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A Common Problem
Homework assignments can be a huge source of stress to students with ADHD and their families. It can be tough to get materials home, difficult to maintain focus and challenging to get assignments returned on time. Students often have a low tolerance and get frustrated with independent assignments, and it is hard to keep them moving forward with their work. Don’t give up hope! There are proven strategies to get your student over the hurdles in spite of having ADHD. Try these homework tips to help your student learn to effectively manage homework assignments.
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Getting Assignments Home
The first hurdle is bringing home what is needed. Your student needs to understand what's needed, bring the supplies home, and remember where everything is. Here’s how to help your student:
- Enforce use of a planner or assignment calendar. Many schools provide them, or you can purchase one at the discount store or make your own in a notebook. Check each day for each class: a detailed assignment or a notation about no assignment that day. Do not accept a blank spot, and reward completeness to build this habit.
- Enlist the help of the teacher. Sometimes the teacher can initial assignment notes to ensure correctness, or perhaps s/he could email you the correct assignment. Teachers might help your student create a checklist for supplies so the student can be better organized.
- Utilize the district’s homework hotline or assignment website. Most districts now have a system in place so parents can get assignments after hours through a recording or a posting.
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Structuring Effective Homework Time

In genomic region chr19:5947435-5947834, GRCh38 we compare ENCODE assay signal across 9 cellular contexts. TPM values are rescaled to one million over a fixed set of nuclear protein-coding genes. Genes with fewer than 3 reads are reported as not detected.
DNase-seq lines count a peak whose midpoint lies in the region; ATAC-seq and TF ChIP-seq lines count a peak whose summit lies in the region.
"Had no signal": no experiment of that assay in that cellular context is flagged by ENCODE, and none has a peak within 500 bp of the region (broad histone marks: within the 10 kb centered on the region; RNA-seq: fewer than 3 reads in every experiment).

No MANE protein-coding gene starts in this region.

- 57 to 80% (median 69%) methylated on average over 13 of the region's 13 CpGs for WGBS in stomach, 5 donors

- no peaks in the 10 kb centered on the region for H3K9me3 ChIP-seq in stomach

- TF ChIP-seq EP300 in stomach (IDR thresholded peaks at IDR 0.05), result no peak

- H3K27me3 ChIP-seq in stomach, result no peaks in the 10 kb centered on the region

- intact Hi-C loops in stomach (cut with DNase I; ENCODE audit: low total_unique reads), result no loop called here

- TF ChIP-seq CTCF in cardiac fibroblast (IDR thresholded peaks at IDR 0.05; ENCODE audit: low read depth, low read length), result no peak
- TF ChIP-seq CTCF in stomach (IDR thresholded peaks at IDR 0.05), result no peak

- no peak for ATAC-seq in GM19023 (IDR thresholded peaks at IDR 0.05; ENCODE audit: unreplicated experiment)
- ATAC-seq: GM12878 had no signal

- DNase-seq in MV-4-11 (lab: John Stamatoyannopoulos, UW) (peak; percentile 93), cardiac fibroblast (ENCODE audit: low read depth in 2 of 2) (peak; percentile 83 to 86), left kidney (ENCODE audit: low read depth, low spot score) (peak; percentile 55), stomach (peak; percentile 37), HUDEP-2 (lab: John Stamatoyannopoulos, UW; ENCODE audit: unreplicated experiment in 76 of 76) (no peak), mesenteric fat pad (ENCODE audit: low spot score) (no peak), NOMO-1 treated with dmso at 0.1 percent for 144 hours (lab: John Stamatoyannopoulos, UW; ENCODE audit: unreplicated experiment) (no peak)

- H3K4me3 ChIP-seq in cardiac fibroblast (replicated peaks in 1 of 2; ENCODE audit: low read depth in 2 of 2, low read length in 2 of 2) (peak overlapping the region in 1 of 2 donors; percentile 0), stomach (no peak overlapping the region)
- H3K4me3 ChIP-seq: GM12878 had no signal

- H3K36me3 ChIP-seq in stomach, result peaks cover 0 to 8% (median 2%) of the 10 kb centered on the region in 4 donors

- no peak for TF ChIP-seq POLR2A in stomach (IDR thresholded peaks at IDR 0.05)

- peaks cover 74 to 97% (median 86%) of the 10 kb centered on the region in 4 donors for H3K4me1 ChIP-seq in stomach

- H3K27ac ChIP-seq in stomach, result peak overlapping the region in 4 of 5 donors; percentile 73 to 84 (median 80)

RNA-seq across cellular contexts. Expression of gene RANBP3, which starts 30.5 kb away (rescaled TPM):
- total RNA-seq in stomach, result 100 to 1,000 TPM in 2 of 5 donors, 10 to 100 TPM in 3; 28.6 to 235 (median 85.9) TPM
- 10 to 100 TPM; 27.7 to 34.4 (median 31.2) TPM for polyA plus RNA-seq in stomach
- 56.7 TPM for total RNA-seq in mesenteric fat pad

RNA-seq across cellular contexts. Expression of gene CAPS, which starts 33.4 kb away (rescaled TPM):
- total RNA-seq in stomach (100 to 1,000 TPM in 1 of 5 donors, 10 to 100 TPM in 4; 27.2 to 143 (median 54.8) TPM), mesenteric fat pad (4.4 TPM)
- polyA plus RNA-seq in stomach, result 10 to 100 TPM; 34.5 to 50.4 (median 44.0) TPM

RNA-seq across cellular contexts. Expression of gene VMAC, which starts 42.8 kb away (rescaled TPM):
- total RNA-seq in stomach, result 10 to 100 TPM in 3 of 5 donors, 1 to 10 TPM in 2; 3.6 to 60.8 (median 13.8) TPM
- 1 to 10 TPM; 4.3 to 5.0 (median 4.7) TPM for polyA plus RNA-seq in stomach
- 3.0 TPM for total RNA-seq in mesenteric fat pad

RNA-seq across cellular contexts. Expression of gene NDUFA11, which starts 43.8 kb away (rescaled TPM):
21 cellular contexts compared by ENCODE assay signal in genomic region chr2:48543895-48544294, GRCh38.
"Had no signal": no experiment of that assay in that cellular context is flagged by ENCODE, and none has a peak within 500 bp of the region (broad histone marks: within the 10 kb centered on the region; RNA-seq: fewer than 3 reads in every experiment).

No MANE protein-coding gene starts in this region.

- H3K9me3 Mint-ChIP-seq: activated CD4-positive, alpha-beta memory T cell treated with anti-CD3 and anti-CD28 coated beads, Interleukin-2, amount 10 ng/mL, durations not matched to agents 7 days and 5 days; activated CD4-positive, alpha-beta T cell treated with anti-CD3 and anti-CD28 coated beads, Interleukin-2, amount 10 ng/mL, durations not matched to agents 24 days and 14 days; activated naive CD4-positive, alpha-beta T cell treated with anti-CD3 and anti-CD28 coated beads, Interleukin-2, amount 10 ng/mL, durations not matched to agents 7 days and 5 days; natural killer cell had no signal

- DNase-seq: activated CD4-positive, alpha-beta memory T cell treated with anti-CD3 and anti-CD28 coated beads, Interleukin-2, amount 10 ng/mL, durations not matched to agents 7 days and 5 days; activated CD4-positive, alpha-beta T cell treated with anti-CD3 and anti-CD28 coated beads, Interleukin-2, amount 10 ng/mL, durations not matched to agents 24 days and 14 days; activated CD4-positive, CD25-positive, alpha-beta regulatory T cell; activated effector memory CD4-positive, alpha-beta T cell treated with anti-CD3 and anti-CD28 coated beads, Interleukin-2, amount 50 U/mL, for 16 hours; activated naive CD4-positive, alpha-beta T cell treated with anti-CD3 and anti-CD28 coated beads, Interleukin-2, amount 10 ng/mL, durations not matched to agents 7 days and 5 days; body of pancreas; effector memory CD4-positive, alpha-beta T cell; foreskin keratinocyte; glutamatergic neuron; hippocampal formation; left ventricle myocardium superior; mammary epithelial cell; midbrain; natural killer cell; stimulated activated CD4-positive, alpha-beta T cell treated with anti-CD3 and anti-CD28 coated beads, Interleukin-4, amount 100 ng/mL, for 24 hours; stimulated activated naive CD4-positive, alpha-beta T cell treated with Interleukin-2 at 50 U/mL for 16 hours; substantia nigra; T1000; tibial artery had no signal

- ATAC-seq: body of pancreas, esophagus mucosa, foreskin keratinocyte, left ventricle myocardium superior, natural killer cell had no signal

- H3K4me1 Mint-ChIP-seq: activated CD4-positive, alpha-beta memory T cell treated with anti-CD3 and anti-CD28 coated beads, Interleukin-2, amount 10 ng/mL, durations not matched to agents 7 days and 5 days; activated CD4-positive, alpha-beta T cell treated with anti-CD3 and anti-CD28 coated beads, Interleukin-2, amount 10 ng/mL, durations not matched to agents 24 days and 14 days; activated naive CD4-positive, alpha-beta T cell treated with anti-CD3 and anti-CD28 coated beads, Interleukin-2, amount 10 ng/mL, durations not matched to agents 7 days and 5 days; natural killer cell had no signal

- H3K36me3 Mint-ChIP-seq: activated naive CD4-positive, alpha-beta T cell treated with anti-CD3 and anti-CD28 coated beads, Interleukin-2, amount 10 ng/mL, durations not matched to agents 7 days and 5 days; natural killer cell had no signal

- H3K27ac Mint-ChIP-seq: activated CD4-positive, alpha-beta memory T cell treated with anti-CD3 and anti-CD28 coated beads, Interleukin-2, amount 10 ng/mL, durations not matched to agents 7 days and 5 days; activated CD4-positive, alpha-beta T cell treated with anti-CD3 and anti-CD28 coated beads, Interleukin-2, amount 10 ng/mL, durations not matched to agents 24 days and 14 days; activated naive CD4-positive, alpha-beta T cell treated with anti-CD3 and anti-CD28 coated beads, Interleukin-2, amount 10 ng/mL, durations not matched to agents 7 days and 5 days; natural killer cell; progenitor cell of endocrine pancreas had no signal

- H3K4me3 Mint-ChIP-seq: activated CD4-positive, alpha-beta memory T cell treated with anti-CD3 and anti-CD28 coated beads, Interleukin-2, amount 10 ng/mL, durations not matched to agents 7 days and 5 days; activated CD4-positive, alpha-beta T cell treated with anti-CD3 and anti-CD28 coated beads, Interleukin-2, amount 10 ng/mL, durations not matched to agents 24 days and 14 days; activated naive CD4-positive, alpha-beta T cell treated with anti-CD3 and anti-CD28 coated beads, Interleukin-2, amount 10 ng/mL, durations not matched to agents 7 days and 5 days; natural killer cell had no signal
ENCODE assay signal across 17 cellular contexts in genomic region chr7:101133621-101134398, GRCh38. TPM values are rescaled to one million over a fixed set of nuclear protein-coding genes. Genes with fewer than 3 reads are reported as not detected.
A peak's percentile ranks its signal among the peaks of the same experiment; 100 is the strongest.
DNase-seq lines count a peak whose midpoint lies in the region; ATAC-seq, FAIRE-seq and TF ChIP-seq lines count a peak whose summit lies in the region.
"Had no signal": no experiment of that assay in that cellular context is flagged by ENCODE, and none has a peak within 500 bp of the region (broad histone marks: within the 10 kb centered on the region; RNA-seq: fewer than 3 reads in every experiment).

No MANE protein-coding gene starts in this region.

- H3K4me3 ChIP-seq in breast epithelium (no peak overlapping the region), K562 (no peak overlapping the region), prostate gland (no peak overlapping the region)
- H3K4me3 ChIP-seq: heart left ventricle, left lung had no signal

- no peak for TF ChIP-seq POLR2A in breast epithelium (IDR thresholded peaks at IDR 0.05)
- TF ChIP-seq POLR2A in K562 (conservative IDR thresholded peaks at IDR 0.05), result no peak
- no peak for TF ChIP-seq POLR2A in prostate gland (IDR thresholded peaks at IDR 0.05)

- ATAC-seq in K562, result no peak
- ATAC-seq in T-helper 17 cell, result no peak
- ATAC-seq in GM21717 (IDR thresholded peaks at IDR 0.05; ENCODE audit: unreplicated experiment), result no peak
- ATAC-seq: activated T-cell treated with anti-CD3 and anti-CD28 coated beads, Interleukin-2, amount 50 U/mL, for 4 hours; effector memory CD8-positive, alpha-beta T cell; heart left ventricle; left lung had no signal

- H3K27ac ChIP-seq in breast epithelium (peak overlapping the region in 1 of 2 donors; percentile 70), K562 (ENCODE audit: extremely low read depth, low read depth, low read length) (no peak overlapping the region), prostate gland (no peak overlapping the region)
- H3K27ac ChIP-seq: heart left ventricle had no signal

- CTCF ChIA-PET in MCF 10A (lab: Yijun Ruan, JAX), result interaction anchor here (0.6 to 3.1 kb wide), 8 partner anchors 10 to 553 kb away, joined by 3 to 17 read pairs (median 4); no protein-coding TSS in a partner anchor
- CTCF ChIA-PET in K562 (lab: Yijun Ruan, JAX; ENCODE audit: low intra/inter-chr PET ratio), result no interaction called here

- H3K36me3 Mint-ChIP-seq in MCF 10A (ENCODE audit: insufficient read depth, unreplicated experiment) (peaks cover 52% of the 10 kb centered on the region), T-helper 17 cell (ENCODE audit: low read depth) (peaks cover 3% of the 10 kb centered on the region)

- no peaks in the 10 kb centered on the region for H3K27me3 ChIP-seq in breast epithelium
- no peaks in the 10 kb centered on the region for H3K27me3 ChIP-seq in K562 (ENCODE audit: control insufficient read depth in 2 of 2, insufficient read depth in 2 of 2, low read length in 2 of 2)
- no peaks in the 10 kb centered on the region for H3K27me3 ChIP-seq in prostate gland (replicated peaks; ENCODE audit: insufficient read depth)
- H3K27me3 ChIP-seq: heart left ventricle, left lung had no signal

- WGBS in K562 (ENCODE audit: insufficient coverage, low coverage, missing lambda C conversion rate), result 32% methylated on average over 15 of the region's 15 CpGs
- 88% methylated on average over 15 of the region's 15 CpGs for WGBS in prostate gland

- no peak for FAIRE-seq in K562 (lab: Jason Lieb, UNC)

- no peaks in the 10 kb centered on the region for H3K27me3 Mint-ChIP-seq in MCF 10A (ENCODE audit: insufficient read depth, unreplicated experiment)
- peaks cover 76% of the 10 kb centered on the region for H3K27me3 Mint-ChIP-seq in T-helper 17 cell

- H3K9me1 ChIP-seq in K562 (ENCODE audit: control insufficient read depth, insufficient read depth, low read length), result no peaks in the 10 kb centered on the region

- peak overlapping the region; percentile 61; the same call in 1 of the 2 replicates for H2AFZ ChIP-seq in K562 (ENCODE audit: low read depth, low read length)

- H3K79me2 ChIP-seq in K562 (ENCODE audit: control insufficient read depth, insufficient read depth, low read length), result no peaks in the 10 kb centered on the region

Like most students, children with ADHD need structure to get their assignments done. Unlike most students, gentle hints and suggestions may not work, and neither will flexibility. Make sure your student has a specific time and place to work. Be sure the allotted time is adequate and that it comes before most fun for the evening. Also check that the homework area is free from distractions and diversions. Have all common supplies ready and available. By doing these things, you will remove most of the delaying tactics that children tend to use to avoid homework.
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Managing Troublesome Behaviors
Here are some homework tips for children with ADHD:
- Monitor your student’s focus. Use a timer and set goals for small sections or specific amounts of work to be completed. Do not assume your student can work independently until he or she has demonstrated the ability to do so consistently. Plan to remain in the homework area and to check frequently to see that work is being accomplished.
- Modify assignments to keep your student from being overwhelmed. Help your child break larger tasks into smaller ones, set up a plan for completion of projects and assignments, and set goals for accomplishment. Remember that large pages of work can seem insurmountable, so cover a portion to be completed later, or fold the paper so only one row shows at a time, or make a light pencil mark below a stopping point.
- Reward focus and time on task. Set a timer for short intervals, and check your student’s focus each time the timer sounds. Praise and offer incentives for being “caught” while being focused on the work at hand.
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Getting the Work Back to School
Once the work is completed, be sure it is put into a designated spot so it can go back to school. Be sure the work is put into the backpack. Be sure the backpack is taken to school. Build the habit of always placing work into the same spot. Make a checklist in the front of the notebook to remind your student to hand in the work. Go through the book bag, locker, or desk on a regular basis to find and return work that has been neglected. Pay close attention to missing assignment reports and track down late work immediately.
Remind your student to get any make up work after an absence, and to turn in the work that has been missed. Use all of the tools at your disposal, and these homework tips for children with ADHD should help your student keep the homework to a manageable level this school year.